Hancock v. Illinois Central R. Co.

Citation158 Miss. 668,131 So. 83
Decision Date24 November 1930
Docket Number28882
CourtUnited States State Supreme Court of Mississippi

Division A


Permitting railroad, sued for death of motorist, to file special plea during trial setting forth restriction on speed limit area within municipality, held not error.


Statute did not protect motorist struck by swift train partly within municipality's speed limit area (Hemingway's Code 1927, section 7894).


Railroad must take such reasonable precautions for safety of travelers at crossings as ordinary prudence would indicate.


In absence of statute or ordinance restricting train speed, no rate of speed at crossings is negligence per se.


Where train striking automobile at crossing was exceeding fifty miles per hour, but sounded all necessary alarms, and motorist had unobstructed view up track for one thousand eight hundred feet from stop sign, railroad was not liable.


APPEAL from circuit court of De Soto county, HON. GREEK L. RICE, Judge.

Action by Roy M. Hancock against the Illinois Central Railroad-Company. From a judgment for defendant, plaintiff appeals. Affirmed.


Jere Horne, of Memphis, Tenn., and Logan & Barbee, of Hernando, for appellant.

On reaching a frequently used crossing it is the duty of the servants of a railroad company to use reasonable care and diligence in maintaining a proper lookout and to approach the crossing at a reasonable rate of speed and in this case these were questions of fact to be decided by the jury under the conflicting testimony.

Hines v. Moore, 124 Miss. 500.

So many questions are integrated usually into the solution of the question of negligence it is so necessary to examine all the circumstances making up the situation in the case--that it must be a rare case of negligence that the court will take from a jury.

Bell v. Railroad Co., 30 So. 821.

The court erred in permitting the defendants to file, after the plaintiff had closed his case, a special plea providing for the introduction of evidence going to show that railroad commission of Mississippi had modified the six-mile statute at Coldwater by creating a zone, in lieu of the limits, but within the corporate limits of the municipality, and in permitting evidence to be introduced, over objection of plaintiff in support of said plea.

The six-mile statute does not apply only to accidents occurring within the limits of municipal corporations, or zones fixed by the Mississippi railroad commission, but also applies to cases where the entire zone, was covered by the moving train at the moment of collision, and, therefore, at the time, in the active violation of the statute.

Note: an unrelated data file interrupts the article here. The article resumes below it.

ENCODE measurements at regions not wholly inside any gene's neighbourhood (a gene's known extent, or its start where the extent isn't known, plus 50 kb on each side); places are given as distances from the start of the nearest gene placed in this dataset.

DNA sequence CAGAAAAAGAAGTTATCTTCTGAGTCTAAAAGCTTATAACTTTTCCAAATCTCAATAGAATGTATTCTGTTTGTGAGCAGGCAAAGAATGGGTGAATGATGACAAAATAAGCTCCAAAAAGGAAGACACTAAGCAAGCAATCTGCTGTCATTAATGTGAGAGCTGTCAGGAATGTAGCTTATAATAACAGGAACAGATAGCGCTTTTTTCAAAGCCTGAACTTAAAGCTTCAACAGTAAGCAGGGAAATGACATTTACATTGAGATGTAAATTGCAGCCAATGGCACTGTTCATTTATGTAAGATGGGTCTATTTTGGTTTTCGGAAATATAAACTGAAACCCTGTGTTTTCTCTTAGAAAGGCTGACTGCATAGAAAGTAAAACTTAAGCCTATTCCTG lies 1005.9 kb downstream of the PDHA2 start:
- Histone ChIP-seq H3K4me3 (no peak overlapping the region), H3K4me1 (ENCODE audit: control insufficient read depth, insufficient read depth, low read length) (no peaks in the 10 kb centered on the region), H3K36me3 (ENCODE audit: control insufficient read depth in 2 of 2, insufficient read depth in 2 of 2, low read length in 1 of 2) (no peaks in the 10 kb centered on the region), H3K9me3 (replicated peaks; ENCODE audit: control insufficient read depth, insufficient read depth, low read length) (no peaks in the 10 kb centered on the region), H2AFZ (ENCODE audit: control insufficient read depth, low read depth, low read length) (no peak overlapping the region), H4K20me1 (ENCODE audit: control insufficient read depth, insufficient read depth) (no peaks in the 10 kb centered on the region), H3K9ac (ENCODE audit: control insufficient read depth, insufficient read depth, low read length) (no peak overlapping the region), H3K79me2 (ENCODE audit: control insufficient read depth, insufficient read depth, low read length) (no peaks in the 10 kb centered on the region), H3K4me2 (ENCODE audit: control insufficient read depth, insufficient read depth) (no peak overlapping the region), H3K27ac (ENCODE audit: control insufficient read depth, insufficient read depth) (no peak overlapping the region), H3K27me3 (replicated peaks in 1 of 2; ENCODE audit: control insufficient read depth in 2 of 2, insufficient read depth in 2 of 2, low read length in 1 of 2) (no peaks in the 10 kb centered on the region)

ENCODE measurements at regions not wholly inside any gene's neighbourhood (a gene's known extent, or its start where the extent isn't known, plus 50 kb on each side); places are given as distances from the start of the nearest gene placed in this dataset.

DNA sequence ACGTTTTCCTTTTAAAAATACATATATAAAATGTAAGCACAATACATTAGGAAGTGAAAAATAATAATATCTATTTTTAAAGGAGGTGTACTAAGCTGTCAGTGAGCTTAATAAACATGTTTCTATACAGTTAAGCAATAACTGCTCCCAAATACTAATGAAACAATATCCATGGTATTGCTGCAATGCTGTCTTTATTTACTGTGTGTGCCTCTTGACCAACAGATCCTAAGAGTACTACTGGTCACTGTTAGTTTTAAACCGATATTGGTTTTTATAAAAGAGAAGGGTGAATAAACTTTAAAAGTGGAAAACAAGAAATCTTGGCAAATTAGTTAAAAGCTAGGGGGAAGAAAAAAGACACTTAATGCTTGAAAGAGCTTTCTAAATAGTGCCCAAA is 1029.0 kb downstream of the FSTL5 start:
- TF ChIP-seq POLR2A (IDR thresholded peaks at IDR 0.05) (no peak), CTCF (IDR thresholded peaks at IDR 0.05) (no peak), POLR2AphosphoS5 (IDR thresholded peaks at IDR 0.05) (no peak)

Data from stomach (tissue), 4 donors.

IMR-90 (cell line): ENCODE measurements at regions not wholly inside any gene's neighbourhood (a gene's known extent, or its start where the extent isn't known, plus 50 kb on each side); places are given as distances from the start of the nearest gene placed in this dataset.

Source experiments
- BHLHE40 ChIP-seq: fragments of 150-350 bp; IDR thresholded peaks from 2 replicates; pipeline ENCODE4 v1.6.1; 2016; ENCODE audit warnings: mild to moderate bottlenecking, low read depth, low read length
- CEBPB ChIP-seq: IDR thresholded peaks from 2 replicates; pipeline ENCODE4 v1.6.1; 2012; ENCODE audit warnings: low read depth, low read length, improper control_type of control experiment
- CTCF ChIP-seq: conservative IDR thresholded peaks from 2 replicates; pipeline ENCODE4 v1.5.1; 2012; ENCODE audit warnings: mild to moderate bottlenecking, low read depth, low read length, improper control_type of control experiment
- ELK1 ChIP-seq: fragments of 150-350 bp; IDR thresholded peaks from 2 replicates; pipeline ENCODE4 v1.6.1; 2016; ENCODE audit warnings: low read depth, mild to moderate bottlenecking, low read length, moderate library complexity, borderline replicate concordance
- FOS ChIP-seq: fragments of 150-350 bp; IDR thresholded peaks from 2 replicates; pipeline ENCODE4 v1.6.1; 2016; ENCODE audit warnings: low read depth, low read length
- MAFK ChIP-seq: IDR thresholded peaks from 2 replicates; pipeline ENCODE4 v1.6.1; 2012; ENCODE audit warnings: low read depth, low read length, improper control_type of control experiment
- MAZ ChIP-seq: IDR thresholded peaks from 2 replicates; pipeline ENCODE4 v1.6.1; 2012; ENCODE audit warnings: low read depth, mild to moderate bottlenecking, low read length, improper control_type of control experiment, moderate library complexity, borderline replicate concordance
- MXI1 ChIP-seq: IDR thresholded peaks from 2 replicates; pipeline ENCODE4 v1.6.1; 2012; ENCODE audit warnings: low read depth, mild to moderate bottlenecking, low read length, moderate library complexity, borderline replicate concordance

Railroad v. Butler, 93 Miss. 554.

The decedent had a right to presume that when the train reached the north line of the zone, at the north end of the station, it would have, by that time, reduced its speed to six miles per hour in obedience to the statute.

Hassie v. Ala. Cent. Railroad Co., 78 Miss. 413.

If the engineer and fireman, or either of them, saw the decedent and appreciated her position of peril before the accident, or they, or either of them, could have seen her in that place of danger had they looked, and then failed to take any measures to avoid killing her, they were guilty of gross and wilful negligence.

Jamison v. I. C. Railway Co., 63 Miss. 33; A. & V. Ry. Co. v. Kelly, 126 Miss. 276; Yellow Pine Trustees v. Holly, 142 Miss. 24.

It is the duty of a railroad company in establishing the rate of speed at which its trains may be run, to exercise due regard not only to the safety of passengers, but also to all persons in the exercise of ordinary care traveling on the highway across its tracks, the rate of speed to be used in the particular case depending upon the nature of the crossing and other circumstances of the case, and the question whether or not the railroad company has exercised reasonable care and prudence in this respect being one of fact to be determined by the jury from all the circumstances existing at the time. In running through cities and towns, where the presence of persons on the track in the street or at crossings must be anticipated, the speed of the train should be moderated to a reasonable degree, so as to have it under reasonable control.

33 Cyc., page 971.